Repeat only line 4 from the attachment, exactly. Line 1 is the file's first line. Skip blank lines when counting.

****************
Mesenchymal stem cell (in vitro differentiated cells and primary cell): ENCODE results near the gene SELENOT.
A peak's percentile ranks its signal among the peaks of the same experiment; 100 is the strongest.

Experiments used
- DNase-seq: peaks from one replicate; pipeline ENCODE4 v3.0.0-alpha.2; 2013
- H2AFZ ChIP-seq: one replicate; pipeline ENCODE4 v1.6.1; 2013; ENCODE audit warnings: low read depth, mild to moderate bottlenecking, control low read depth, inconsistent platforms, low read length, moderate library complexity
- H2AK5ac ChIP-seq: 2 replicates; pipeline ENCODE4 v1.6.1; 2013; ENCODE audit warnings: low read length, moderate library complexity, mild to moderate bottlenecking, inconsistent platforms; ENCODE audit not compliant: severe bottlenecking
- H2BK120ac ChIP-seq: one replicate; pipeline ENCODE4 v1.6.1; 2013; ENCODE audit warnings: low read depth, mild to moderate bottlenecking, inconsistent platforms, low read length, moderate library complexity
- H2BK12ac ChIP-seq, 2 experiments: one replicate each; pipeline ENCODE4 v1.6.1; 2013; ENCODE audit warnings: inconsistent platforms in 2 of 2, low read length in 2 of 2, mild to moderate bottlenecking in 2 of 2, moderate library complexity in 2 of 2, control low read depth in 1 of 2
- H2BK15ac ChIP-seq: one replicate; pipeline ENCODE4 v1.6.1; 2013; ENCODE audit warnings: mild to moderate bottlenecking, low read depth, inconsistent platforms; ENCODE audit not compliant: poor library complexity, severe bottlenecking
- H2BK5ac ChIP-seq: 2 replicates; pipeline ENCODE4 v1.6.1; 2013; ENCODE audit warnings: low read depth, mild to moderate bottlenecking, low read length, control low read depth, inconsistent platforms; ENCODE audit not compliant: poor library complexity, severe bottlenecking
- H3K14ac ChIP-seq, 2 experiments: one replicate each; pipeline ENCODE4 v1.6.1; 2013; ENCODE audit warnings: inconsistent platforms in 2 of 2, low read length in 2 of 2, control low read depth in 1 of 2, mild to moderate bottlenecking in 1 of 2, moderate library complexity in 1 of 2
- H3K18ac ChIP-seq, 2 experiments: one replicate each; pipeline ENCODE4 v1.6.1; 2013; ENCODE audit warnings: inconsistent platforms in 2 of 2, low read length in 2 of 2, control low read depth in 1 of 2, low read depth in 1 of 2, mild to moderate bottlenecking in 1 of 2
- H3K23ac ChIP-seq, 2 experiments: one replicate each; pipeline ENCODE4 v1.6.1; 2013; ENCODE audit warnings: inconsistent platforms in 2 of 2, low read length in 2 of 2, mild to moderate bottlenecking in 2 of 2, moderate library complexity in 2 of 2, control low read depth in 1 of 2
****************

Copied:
- DNase-seq: peaks from one replicate; pipeline ENCODE4 v3.0.0-alpha.2; 2013